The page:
Key Insurance Company, which was recently taken over by GraceKennedy Group, saw its 2019 losses increase to $769.5 million, some four and a half times the loss of $167.5 million it experienced in 2018.
The financial haemorrhaging stemmed from, among other things, gross premiums written going down by $268 million in the fourth quarter, representing an 18 per cent decrease over the same period in 2018.
Reinsurance ceded premium and reinsurance recoveries on claims increased in comparison with 2018’s final quarter by $376,72 million and $274.6 million, respectively, aligned with the strategy of managing the motor business segment. The gross claims expense increased by $262.7 million in the final quarter of 2019 as against the similar period in 2018, reflecting the challenges with the motor segment.
However, strategic investment activities in the fourth quarter of 2019 exhibited an increase in non-operating income of $104.19 million. Its 2019 financials released yesterday showed that in the fourth quarter, the finalisation of the 2019 motor quota share reinsurance arrangement resulted in additional reinsurance premium ceded of $236 million.
“…anticipates improvements in the company’s operating performance going forward as a subsidiary of the GraceKennedy Financial Group.”– Key Insurance director and former chairperson, Natalia Gobin-Gunter
Additionally, the second actuarial review for 2019, which occurred in the final quarter, resulted in actuarial adjustment of $329 million.
TOTAL GROSS PREMIUMS WRITTEN DOWN 22%
However, for the year 2019 total gross premiums written of $1.4 billion decreased by 22 per cent or $388 million in contrast with the 2018 year. The motor business contribution to this reduction in 2019 was $265.58 million or 21.33 per cent, while the non-motor business income contributed was down $122.28 million or 22.38 per cent.
Reinsurance ceded increased by $791.5 million compared to 2018, resulting in net premiums written of $178,000 for the 2019 financial year. Gross claims expense increased by almost $500 million or 44 per cent for 2019 in comparison with 2018.
The primary contributor to this was the book of business with associated high-risk factors, which influenced the attendant actuarial adjustment increase of $409 million for the year.
Reinsurance was one component of the risk management strategy to mitigate the negative motor claims trajectory that resulted in an increase in reinsurance recoveries by $965.67 million in 2019.
There was a net improvement of $64 million in 2019 from other associated underwriting activities, alongside the reduction in gross premium written for the two business segments and the increase in the actuarial adjustment emanating from the existing risk profile of the motor business.
The management reports that it has taken action to expedite implementation of its information technology strategy to improve internal processes and customer experience.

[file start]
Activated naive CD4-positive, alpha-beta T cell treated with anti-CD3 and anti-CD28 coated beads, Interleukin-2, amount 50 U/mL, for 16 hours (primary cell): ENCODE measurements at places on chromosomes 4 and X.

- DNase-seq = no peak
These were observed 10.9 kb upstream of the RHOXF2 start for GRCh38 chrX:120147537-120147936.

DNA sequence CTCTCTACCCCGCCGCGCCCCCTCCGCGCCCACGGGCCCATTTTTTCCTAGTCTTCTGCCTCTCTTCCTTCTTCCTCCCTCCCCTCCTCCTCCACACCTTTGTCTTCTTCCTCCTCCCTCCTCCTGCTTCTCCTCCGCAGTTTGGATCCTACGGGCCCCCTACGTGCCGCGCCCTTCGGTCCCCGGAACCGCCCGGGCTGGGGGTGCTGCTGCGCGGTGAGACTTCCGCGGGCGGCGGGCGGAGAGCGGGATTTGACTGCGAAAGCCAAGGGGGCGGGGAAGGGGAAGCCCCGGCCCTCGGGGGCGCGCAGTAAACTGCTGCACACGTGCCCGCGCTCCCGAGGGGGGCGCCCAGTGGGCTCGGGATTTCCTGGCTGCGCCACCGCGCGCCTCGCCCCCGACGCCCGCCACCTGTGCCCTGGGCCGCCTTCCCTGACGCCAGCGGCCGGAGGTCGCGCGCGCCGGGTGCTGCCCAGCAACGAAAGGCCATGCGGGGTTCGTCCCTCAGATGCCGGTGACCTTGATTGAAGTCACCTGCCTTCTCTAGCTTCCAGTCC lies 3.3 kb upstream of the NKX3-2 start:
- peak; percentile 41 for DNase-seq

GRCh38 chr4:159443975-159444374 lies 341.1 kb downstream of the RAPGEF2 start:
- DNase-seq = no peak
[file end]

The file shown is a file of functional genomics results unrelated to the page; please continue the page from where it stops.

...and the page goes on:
Administration and other costs increased by $28 million in 2019 as the company implemented the various risk management strategies. Non-operating income for 2019 improved by $77 million, as a product of the investment strategy aligned with the risk management strategy.
GRACEKENNEDY’S TURNAROUND PLAN FOR KEY INSURANCE
GraceKennedy Financial Group Limited, which acquired 65 per cent of the shareholdings of Key Insurance last month, has presented a strategic plan to the new board of directors of the company. The turnaround plan sets the framework for Key Insurance to become a leading, local motor insurer in key market segments while driving growth in other non-motor segments.
This will be done by restructuring Key Insurance’s motor portfolio and expanding its customer base and product portfolio.
In her report to shareholders, Key Insurance current director and former chairperson, Natalia Gobin-Gunter made the point that the current board, which was put in place two weeks ago “anticipates improvements in the company’s operating performance going forward as a subsidiary of the GraceKennedy Financial Group”.
She said Key Insurance Company Limited (KICL) “will benefit from the replication of a strong corporate governance culture and a robust risk management framework, as well as leverage a wide cadre of expertise and talent in several functional areas. This is not only expected to enhance KICL’s internal control environment and accountability framework going forward, but also will enable operational efficiency in the roll-out of the company’s strategic plan to support a turnaround and return to strong operating performance for the benefit of shareholders”.
Gobin-Gunter added that, “There are some important and urgent activities which will be foremost during this transitionary period, regarding the recapitalisation of the company to meet regulatory compliance levels as well as to support the company’s strategy going forward. The company will be moving with alacrity around these matters in the upcoming months. The management and board remain committed to not only increase shareholder value but also to continue its corporate social responsibility in education and health.”